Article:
Cuts To Vancouver School Board’s Excellent Music Program?

vsb-stringCBC News reports that the Vancouver School Board is cutting elementary school music programs this fall, axing the band program for Grade Five students and eliminating the string program for Grade Four students. I know governments at all levels are struggling to meet all of the demands placed on them by society, but in a province with the highest rate of child poverty in the country, can’t we find a way to maintain these lifelines for children?

What difference does it actually make?

The Microbe And The Galaxy


Loki’s Castle. (New York Times Photo / R.B. Pedersen/Centre for Geobiology/University of Bergen)

Two recent scientific discoveries seem to encapsulate the majesty of the entire universe, its enormity, its infinite complexity and bewildering variety.

In mud found 2 miles below the seabed of the Arctic Ocean with its punishing pressures, depth and darkness, scientists have discovered a miniscule microbe that is revolutionizing our understanding of our own evolution and altering forever the Tree of Life as we know it.

According to Karl Zimmer, writing in The New York Times, genetic scientists working forty years ago expanded what had been thought to be the two major branches of the Tree of Life – bacteria in one and Eukaryotes likes ourselves in another – into three branches, separating out what they called Archae, “lesser-known species of microbes that live in extreme environments such as swamp bottoms and hot springs” or those that live in the human stomach, like E. Coli.

m03-treeoflife03But this latest discovery radically reshapes the Tree yet again, lopping off the third branch established just forty years ago, finding that Lokiarchaeum, as the new microbes have been named, (indeed all Archaea), are not a separate branch but instead an evolutionary link to Eukaryotes like ourselves. Teasing out secrets billions of years old from mud 2 miles beneath the sea, we are learning how life itself evolved and where our own origins as humans lie.

Turning from the fathomless depths of the earth’s lithosphere to the farthest reaches of the infinite Cosmos, other scientists have precisely measured the distance to the oldest and most distant galaxy in the Universe, capturing rays of light that first set sail across the firmament more than 13 billion years ago, almost at the beginning of Time itself.

Galaxy EGS-zs8-1

Galaxy EGS-zs8-1

Training telescopic eyes on one of the brightest and most massive galaxies in the early universe, known today simply as EGS-zs8-1, Dennis Overbye reports in the New York Times that scientists have accurately measured its distance as 30 billion light-years away, much further away now than at its birth due to the constant expansion of the fabric of time and space between us.

How miraculous that, despite all of our petty differences and troubles, and the violence we seem naturally to propagate as a species, we are also capable of finding enlightenment in the furthest stars, and knowledge about ourselves and Life itself in mud lying miles beneath the ocean deep.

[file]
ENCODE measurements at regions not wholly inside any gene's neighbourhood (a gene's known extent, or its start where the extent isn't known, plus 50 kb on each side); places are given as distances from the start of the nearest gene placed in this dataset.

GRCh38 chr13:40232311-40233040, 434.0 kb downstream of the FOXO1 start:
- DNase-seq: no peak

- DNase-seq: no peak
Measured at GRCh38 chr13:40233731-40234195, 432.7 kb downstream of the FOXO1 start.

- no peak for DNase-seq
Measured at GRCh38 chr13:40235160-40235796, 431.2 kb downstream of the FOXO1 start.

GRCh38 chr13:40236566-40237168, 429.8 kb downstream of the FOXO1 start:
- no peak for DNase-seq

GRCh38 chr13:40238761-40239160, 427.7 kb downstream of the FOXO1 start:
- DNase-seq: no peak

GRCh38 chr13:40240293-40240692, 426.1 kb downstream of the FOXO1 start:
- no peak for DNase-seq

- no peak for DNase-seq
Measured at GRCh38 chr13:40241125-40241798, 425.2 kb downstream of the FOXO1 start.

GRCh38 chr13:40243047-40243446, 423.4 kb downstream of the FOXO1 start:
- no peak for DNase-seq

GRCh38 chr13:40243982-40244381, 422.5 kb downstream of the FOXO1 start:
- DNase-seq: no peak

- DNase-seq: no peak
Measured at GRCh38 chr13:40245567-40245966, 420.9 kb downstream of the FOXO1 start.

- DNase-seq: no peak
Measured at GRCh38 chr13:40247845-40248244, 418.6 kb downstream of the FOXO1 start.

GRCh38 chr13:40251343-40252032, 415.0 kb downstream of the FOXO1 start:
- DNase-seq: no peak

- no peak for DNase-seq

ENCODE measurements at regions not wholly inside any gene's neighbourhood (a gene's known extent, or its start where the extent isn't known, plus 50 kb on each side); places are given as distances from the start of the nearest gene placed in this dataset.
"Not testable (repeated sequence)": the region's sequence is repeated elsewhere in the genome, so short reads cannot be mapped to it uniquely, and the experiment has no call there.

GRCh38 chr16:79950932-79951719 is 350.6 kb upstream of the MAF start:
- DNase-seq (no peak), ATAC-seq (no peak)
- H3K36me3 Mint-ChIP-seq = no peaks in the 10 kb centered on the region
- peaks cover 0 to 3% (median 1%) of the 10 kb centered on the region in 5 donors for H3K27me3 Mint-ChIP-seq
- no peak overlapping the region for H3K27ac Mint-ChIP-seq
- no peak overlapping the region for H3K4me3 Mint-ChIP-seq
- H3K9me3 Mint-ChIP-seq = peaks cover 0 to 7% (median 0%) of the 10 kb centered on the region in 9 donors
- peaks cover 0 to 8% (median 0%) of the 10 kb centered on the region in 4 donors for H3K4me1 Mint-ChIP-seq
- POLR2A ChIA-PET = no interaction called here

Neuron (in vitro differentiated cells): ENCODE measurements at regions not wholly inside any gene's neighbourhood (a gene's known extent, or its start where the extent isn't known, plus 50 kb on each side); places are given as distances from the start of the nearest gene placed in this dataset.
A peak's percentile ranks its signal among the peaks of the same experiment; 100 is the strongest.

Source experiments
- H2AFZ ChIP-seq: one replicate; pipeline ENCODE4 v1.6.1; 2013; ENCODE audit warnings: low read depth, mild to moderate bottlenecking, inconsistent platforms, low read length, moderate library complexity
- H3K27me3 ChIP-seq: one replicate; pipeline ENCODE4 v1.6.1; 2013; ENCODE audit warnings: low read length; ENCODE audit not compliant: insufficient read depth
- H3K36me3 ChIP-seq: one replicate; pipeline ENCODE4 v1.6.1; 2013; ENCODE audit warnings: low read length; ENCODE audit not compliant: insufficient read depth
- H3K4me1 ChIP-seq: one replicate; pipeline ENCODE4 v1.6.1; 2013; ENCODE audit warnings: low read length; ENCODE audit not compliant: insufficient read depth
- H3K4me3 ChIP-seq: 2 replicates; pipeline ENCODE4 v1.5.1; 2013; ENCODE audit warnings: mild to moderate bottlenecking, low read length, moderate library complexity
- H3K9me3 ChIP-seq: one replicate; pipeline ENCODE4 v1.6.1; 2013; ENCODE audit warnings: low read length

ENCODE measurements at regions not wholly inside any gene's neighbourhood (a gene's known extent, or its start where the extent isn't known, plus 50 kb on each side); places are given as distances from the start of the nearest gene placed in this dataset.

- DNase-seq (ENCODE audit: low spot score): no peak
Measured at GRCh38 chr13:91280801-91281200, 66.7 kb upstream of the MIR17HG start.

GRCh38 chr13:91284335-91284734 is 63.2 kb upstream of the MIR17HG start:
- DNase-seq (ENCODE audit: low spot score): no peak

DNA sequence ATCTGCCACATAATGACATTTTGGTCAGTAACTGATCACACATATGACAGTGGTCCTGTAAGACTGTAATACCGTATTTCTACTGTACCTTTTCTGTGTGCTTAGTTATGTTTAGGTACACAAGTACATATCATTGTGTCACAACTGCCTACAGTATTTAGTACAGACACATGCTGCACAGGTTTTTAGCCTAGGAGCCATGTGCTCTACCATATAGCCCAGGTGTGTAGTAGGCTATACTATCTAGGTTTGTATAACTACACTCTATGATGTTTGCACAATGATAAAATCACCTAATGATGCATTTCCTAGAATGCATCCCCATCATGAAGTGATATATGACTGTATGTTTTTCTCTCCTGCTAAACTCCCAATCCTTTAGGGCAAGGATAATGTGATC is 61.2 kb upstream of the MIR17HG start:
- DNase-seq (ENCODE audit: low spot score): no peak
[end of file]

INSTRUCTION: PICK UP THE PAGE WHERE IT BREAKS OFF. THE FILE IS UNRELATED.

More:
A Great Year for the VRS!

logoThe Vancouver Recital Society held its Annual General Meeting recently to celebrate some of the successes of the past year, and by any measure, 2013-14 was an extremely successful year for the VRS.

Selling out seven concerts – in the Orpheum, Chan Centre and Vancouver Playhouse theatres – meant that ticket sales doubled from the season before. And the good news continues into this season, with subscription income for 2014-15 up 20% over last year.

After undertaking the largest consultation project in our history, the VRS was successfully rebranded with a vibrant new look that is instantly recognizable online and in print, and we adopted a new Mission, Vision and Values to guide us.

IMG_8772I have also worked hard to enhance every aspect of the patron experience, improving everything from how our phones are answered to how tickets are received (and now even printed at home), including a new look for our concert programs and a new voice writing our program notes — Donald Gislason.

And we completely streamlined the VRS website experience, which now features at-a-glance videos of every artist and a much simpler process to buy concert tickets online.

Yet despite these investments in rebranding, technology and infrastructure, our audited statements show the VRS generated a surplus of $44,000 in the 2013-14 fiscal year. I’m particularly proud of the fact that VRS expenses are lower today than they were seven years ago.

IMG_9345When I first started at the beginning of the 2013-14 season, the organization had lost two Executive Directors in just two years and was at a standstill. But I took on the challenge with the same dedication I’ve demonstrated to the VRS since I became its first intern more than thirty years ago, then later as a member and Vice President of the Board of Directors, and finally as Chair of the Futures Committee.